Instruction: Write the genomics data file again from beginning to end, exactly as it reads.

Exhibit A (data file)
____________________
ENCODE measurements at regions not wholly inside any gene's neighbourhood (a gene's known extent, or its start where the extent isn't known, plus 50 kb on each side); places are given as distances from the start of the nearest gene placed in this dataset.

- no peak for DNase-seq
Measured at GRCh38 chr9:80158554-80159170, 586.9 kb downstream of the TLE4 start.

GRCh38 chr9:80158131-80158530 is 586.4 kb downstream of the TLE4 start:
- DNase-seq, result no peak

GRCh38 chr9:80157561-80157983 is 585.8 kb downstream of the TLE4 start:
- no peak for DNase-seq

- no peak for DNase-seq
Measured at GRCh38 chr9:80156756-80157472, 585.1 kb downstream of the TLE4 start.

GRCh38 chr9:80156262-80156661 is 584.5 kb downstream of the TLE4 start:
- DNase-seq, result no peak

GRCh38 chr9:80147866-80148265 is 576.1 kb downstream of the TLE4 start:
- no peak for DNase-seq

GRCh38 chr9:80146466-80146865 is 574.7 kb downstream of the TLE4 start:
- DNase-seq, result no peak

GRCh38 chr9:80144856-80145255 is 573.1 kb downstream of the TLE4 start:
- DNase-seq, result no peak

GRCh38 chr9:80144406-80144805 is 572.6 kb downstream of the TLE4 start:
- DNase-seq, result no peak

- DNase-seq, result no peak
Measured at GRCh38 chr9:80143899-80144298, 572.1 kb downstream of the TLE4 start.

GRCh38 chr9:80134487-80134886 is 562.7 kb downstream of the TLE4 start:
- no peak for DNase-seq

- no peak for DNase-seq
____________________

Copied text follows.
ENCODE measurements at regions not wholly inside any gene's neighbourhood (a gene's known extent, or its start where the extent isn't known, plus 50 kb on each side); places are given as distances from the start of the nearest gene placed in this dataset.

- no peak for DNase-seq
Measured at GRCh38 chr9:80158554-80159170, 586.9 kb downstream of the TLE4 start.

GRCh38 chr9:80158131-80158530 is 586.4 kb downstream of the TLE4 start:
- DNase-seq, result no peak

GRCh38 chr9:80157561-80157983 is 585.8 kb downstream of the TLE4 start:
- no peak for DNase-seq

- no peak for DNase-seq
Measured at GRCh38 chr9:80156756-80157472, 585.1 kb downstream of the TLE4 start.

GRCh38 chr9:80156262-80156661 is 584.5 kb downstream of the TLE4 start:
- DNase-seq, result no peak

GRCh38 chr9:80147866-80148265 is 576.1 kb downstream of the TLE4 start:
- no peak for DNase-seq

GRCh38 chr9:80146466-80146865 is 574.7 kb downstream of the TLE4 start:
- DNase-seq, result no peak

GRCh38 chr9:80144856-80145255 is 573.1 kb downstream of the TLE4 start:
- DNase-seq, result no peak

GRCh38 chr9:80144406-80144805 is 572.6 kb downstream of the TLE4 start:
- DNase-seq, result no peak

- DNase-seq, result no peak
Measured at GRCh38 chr9:80143899-80144298, 572.1 kb downstream of the TLE4 start.

GRCh38 chr9:80134487-80134886 is 562.7 kb downstream of the TLE4 start:
- no peak for DNase-seq

- no peak for DNase-seq